About Me

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Melfort, Saskatchewan, Canada
I am a lawyer in Melfort, Saskatchewan, Canada who enjoys reading, especially mysteries. Since 2000 I have been writing personal book reviews. This blog includes my reviews, information on and interviews with authors and descriptions of mystery bookstores I have visited. I strive to review all Saskatchewan mysteries. Other Canadian mysteries are listed under the Rest of Canada. As a lawyer I am always interested in legal mysteries. I have a separate page for legal mysteries. Occasionally my reviews of legal mysteries comment on the legal reality of the mystery. You can follow the progression of my favourite authors with up to 15 reviews. Each year I select my favourites in "Bill's Best of ----". As well as current reviews I am posting reviews from 2000 to 2011. Below my most recent couple of posts are the posts of Saskatchewan mysteries I have reviewed alphabetically by author. If you only want a sentence or two description of the book and my recommendation when deciding whether to read the book look at the bold portion of the review. If you would like to email me the link to my email is on the profile page.

Monday, January 17, 2011

The Brutal Telling by Louise Penny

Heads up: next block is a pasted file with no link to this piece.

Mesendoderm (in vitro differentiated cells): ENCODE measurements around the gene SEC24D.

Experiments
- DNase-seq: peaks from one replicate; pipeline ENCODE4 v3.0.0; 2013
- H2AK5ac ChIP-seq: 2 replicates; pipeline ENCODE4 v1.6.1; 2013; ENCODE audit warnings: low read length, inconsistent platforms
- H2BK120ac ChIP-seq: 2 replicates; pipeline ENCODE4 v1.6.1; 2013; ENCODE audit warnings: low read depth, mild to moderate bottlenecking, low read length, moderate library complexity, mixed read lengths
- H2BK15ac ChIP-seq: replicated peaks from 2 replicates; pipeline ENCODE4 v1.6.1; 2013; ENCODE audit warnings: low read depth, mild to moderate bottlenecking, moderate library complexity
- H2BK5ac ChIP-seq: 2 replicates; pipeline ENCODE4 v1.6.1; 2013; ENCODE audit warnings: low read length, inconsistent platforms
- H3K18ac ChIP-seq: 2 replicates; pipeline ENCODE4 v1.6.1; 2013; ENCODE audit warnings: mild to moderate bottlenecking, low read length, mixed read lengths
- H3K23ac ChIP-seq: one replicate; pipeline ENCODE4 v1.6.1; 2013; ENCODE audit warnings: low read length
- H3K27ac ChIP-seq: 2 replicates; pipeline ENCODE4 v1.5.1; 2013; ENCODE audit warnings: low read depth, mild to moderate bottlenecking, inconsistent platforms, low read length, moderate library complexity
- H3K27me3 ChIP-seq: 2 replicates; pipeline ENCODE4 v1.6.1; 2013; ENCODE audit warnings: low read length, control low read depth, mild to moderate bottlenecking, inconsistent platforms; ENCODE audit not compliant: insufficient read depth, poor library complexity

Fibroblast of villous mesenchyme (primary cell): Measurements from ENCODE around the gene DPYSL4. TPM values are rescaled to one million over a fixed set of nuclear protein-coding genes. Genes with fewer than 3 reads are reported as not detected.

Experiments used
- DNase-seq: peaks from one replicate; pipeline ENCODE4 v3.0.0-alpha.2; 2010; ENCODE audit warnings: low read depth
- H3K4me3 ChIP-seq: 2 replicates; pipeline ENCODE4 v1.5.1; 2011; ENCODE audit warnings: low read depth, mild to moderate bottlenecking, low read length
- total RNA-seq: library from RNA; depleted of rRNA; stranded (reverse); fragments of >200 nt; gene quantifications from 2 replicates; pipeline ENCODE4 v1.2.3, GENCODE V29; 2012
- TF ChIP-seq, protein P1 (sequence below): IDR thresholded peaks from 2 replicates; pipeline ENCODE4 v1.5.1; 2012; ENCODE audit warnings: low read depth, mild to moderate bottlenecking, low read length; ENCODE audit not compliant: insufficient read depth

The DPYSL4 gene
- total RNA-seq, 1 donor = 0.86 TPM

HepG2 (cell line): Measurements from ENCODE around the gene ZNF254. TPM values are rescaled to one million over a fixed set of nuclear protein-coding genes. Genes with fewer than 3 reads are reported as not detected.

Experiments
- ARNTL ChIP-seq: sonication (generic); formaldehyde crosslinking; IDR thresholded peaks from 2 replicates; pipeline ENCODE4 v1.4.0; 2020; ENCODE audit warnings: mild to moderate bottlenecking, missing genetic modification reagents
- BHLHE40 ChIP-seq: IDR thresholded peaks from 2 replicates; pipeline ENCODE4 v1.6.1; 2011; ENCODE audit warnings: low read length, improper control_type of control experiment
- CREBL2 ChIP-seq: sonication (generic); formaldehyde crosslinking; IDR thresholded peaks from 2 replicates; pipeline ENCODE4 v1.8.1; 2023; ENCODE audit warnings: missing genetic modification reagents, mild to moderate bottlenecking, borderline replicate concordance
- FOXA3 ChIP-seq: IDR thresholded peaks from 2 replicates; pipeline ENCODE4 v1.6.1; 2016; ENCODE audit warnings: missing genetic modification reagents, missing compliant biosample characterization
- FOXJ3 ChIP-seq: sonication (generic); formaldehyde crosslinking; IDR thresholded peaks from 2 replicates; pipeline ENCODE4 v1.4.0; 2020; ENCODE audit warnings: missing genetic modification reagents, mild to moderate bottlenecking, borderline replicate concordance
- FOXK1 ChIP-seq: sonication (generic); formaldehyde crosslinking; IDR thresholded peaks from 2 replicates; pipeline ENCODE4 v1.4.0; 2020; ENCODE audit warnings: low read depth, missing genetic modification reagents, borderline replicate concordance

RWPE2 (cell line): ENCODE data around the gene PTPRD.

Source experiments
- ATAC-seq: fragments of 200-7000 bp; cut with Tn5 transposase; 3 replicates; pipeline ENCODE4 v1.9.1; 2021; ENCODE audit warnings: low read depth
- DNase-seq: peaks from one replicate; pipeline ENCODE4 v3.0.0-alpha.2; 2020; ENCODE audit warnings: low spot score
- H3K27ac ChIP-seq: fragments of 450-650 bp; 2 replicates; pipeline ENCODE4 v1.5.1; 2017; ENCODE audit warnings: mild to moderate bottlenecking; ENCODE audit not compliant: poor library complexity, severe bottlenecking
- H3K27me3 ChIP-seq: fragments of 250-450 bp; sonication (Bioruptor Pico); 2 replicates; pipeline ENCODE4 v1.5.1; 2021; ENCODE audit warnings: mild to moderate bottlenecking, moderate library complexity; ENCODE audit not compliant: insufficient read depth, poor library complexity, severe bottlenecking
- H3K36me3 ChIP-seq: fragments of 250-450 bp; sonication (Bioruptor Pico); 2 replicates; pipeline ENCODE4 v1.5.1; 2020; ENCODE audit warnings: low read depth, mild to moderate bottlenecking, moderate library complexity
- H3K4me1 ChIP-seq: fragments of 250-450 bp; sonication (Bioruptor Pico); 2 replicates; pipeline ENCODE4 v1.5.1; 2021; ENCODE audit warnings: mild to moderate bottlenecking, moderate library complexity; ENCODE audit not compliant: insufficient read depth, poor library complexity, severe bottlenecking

4. - 517.) The Brutal Telling by Louise Penny – I have neither read a more brilliant nor a more frustrating mystery. The plot unfolds with wonderful twists. A stranger is found dead in Olivier and Gabri’s bistro. Chief Inspector Gamache probes Three Pines and the villagers. Who was this stranger? Where did he come from? Patient investigation involves the Gilbert family. They have purchased the Hadley home, a place of sacrifice and horror, and transformed it into a beautiful inn and spa about to be opened. While the physical clues are discovered and carefully assessed Gamache delves ever deeper into the psyches of the villagers. Though they live amidst a perfectly beautiful community each is flawed, still they persevere in their life journeys. Olivier, Gabri, Myrna, Peter, Clara and Ruth become more alive and grow from previous books. Having just read Talking About Detective Fiction I thought of P.D. James comments that characters were rarely developed in the Golden Age of mysteries between the World Wars as plot was the focus. In contrast, a Gamache mystery is rich in character development. This mystery is a wonderful blend of plot and character study. Ruth’s poetry is reminiscent of Adam Dagleish. In each mystery the poetry enhances the story. The solution has a terrible inevitability yet leaving the reader praying it will not be true, that there will be a Hollywood twist in the final few pages to reveal a different killer. I thought of John Le Carre’s recent novels with powerful characters whose fates are often grim but where Le Carre often leaves me in despair Penny’s mysteries leave with me hope in human and institutional character. I will never presume a future Gamache mystery will have a conventional ending. Yet I was deeply frustrated during the reading. I could not accept there would be a cabin built and a hermit living unknown within a 20 minute walk of the village. Having grown up near a small community in Saskatchewan it is not possible someone can build and live that close without being known. Beyond the explorations of community members the cutting and burning of wood are impossible to miss or be disguised. I was distracted for much of the book as all the characters denied knowledge of what had to be known. I could not suspend disbelief when the remaining material clues were credible. It would have been different in a fantasy but Three Pines is rooted in the real world of rural Canada. I wish the hermit’s existence had been known. His life and the interior of his cabin could still have been revealed during the mystery. The book is best read with the next in the series, Bury Your Dead, as a two part book. (Jan. 17/10)

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